Menasha Corporation also called Menasha home. It was established in 1849 by Elisha D. Smith as Menasha Wooden Ware.[10] It produced wooden containers like butter tubs and barrels and eventually became the world's largest wooden ware products manufacturer. After wooden ware products fell out of use in the early 1900s, Menasha Wooden Ware shifted to the corrugated packaging business, changing its name to Menasha Corporation.[10]

The 1980s saw expansion to the east with the City of Menasha crossing Oneida Street, eventually expanding all the way to Lake Park Road.[9]

Today, Menasha continues to be home to some of the world's largest corporations as well as innovative local companies including: Essity, Lakeside Book Company, IPG, Orbis (Menasha Corporation), Coveris, Sonoco, Affinity, Advanced Tool, McClone, and Faith Technologies.[9]


Menasha is located at 44°13′N 88°26′W / 44.217°N 88.433°W / 44.217; -88.433 (44.2129, −88.4362).[11] According to the United States Census Bureau, the city has a total area of 7.52 square miles (19.48 km2), of which, 6.03 square miles (15.62 km2) is land and 1.49 square miles (3.86 km2) is water.[12]


Historical population
U.S. Decennial Census[13]

Menasha is a city in the Appleton–Oshkosh–Neenah CSA, a Combined Statistical Area which includes the Appleton (Calumet and Outagamie counties) and Oshkosh–Neenah (Winnebago County) metropolitan areas,[citation needed] which had a combined population of 392,660 at the 2010 census and an estimated population of 409,881 as of 2019.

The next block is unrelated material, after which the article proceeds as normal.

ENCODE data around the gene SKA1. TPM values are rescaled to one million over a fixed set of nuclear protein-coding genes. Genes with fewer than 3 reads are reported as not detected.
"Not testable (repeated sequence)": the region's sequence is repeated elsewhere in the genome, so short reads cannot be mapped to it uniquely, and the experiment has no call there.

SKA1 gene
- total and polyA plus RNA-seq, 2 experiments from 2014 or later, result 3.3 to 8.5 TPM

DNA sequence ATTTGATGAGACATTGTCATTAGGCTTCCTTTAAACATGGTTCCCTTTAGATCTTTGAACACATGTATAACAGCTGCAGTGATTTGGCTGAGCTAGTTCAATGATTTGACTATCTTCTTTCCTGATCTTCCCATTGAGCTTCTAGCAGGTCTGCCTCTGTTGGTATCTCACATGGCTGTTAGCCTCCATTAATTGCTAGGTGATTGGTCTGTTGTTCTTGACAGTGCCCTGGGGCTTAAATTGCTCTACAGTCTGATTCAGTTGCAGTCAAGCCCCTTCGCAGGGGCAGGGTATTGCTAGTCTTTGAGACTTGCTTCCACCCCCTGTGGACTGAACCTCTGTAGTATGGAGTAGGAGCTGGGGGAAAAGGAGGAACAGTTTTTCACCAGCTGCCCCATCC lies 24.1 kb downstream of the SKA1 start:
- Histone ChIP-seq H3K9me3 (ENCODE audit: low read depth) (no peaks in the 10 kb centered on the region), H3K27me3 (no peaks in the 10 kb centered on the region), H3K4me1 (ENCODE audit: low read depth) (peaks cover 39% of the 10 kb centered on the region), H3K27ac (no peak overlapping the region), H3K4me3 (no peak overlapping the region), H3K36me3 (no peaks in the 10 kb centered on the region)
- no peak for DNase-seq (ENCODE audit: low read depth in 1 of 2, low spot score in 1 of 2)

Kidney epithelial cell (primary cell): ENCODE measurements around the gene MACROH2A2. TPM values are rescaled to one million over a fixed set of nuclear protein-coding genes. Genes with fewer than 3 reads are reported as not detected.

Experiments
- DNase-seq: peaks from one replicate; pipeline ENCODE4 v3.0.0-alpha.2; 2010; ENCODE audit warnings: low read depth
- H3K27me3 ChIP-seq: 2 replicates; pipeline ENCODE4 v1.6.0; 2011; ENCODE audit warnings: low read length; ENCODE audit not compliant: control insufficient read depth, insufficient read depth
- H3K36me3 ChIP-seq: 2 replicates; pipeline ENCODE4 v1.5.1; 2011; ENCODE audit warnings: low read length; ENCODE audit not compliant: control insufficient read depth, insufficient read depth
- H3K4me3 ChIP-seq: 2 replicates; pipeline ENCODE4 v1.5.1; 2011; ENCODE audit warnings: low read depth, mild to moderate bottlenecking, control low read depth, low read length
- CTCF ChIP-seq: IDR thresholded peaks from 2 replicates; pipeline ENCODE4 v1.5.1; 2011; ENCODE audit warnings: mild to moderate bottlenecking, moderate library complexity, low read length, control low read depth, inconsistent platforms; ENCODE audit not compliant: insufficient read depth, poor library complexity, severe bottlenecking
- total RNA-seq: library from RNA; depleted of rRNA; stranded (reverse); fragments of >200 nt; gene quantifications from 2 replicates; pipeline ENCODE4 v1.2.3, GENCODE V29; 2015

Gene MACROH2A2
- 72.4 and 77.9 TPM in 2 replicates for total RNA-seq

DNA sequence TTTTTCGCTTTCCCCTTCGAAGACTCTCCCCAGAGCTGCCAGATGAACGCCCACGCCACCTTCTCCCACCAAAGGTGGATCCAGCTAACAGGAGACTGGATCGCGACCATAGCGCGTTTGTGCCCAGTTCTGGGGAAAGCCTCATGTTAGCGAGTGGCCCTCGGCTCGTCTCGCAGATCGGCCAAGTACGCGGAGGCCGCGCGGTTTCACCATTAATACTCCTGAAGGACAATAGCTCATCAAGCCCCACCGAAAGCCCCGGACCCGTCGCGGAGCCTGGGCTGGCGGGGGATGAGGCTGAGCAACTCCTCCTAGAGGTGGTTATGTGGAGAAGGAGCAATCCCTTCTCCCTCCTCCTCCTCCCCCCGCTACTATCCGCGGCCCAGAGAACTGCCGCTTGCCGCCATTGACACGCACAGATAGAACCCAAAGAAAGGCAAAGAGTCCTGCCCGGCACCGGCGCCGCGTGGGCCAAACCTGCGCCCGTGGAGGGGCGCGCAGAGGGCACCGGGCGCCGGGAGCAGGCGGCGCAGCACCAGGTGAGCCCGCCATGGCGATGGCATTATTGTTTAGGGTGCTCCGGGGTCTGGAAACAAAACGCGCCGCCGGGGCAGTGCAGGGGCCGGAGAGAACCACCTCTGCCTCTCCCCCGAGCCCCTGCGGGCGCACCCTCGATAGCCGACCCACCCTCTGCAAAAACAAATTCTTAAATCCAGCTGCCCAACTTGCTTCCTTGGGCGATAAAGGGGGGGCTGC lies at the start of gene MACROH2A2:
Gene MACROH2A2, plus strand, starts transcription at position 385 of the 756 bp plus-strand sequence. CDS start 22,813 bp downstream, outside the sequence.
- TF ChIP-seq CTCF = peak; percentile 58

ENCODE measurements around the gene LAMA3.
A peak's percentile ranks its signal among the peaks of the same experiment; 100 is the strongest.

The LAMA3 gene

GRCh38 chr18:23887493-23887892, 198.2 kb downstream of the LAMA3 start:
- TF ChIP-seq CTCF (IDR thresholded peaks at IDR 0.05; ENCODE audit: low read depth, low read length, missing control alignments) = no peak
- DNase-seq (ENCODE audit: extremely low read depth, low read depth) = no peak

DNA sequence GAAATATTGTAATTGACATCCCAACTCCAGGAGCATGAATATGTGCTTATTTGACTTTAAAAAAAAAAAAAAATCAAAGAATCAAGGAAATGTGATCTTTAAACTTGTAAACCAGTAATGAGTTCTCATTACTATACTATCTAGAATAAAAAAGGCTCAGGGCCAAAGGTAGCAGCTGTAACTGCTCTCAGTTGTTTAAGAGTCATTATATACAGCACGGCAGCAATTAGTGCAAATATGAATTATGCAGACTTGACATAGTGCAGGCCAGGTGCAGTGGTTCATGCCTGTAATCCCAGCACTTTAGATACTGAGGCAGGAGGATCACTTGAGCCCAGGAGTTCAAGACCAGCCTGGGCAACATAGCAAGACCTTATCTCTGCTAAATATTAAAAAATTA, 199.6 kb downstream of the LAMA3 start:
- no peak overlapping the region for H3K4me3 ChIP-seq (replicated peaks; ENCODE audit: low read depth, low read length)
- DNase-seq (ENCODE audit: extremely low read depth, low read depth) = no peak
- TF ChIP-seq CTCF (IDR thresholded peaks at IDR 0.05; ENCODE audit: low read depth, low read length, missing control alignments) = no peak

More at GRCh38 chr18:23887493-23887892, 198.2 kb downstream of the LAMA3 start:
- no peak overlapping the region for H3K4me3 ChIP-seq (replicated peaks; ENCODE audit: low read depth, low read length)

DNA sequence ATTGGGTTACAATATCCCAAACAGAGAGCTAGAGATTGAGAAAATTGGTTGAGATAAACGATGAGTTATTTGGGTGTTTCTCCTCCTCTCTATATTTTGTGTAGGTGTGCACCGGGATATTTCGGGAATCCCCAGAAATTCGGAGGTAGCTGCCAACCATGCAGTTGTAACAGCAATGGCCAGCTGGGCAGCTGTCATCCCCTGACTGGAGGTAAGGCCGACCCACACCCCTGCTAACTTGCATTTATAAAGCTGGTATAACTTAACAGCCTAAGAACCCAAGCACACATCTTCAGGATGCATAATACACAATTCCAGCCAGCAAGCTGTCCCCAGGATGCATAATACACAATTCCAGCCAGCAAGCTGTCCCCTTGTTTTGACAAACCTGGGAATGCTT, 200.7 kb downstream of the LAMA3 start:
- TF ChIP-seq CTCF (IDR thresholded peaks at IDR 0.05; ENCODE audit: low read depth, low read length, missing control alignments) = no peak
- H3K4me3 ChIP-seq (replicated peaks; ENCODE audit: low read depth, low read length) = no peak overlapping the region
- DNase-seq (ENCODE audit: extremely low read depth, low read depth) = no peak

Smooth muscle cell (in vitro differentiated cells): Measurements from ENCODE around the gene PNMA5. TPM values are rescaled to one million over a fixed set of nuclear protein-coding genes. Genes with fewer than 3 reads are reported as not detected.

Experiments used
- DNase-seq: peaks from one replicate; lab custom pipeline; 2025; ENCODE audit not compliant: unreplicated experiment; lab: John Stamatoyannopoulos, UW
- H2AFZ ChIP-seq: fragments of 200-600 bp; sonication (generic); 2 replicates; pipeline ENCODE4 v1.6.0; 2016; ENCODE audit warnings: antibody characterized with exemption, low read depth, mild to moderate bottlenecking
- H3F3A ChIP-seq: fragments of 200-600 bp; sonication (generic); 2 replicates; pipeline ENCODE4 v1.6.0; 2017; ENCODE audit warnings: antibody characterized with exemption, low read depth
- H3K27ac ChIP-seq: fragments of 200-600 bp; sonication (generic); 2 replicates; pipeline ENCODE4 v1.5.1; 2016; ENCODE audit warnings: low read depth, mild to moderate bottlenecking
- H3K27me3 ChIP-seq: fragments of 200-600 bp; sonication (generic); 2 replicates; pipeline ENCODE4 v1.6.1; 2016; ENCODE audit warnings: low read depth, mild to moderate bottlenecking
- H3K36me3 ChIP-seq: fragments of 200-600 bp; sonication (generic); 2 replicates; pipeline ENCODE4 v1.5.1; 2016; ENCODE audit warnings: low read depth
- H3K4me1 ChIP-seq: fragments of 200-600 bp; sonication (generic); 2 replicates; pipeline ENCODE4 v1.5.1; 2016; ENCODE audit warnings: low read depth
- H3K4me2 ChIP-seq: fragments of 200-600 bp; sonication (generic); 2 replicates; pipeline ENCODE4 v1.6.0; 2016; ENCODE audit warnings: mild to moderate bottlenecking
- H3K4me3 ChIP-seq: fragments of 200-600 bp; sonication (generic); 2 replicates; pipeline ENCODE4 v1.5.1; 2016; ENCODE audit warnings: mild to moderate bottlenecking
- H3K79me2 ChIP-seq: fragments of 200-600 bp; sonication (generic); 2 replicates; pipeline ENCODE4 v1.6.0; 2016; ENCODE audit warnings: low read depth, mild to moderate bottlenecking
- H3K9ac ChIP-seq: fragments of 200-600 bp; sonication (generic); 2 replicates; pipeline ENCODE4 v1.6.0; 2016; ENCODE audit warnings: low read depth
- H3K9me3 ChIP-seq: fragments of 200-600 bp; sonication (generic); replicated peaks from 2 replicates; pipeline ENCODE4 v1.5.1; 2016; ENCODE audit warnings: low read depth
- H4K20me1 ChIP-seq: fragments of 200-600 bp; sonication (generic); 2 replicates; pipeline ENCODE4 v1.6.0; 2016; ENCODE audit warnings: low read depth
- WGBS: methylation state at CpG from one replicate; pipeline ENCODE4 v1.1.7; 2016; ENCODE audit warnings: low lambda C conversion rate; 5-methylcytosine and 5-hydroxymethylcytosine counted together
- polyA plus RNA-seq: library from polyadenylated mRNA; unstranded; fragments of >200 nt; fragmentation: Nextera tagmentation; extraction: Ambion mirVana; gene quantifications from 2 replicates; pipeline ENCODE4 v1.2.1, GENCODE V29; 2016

2020 census[edit]

At the 2020 census there were 18,268 people residing in the city. The population density was 3,021.5 inhabitants per square mile (1,166.6/km2). The racial makeup of the city was 85.9% White, 1.8% African American, 1.3% Native American, 3.1% Asian, 0.1% Pacific Islander, 3.0% from other races, and 4.7% from two or more races. Hispanic or Latino of any race were 7.2%.

2010 census[edit]

At the 2010 census there were 17,353 people, 7,405 households, and 4,415 families living in the city. The population density was 2,877.8 inhabitants per square mile (1,111.1/km2). There were 7,973 housing units at an average density of 1,322.2 per square mile (510.5/km2). The racial makeup of the city was 90.8% White, 1.2% African American, 0.7% Native American, 2.2% Asian, 0.1% Pacific Islander, 3.0% from other races, and 2.1% from two or more races. Hispanic or Latino of any race were 6.9%.[3]

Of the 7,405 households 30.7% had children under the age of 18 living with them, 43.6% were married couples living together, 10.9% had a female householder with no husband present, 5.1% had a male householder with no wife present, and 40.4% were non-families. 32.2% of households were one person and 9.9% were one person aged 65 or older. The average household size was 2.32 and the average family size was 2.95.

The median age was 36 years. 24.8% of residents were under the age of 18; 8.2% were between the ages of 18 and 24; 29.1% were from 25 to 44; 26.4% were from 45 to 64; and 11.6% were 65 or older. The gender makeup of the city was 49.4% male and 50.6% female.

2000 census[edit]

At the 2000 census there were 16,331 people, 6,951 households, and 4,233 families living in the city. The population density was 3,106.9 people per square mile (1,198.8/km2). There were 7,271 housing units at an average density of 1,383.3 per square mile (533.7/km2). The racial makeup of the city was 94.80% White, 0.54% African American, 0.61% Native American, 1.62% Asian, 0.02% Pacific Islander, 1.38% from other races, and 1.04% from two or more races. Hispanic or Latino of any race were 3.61%.[6]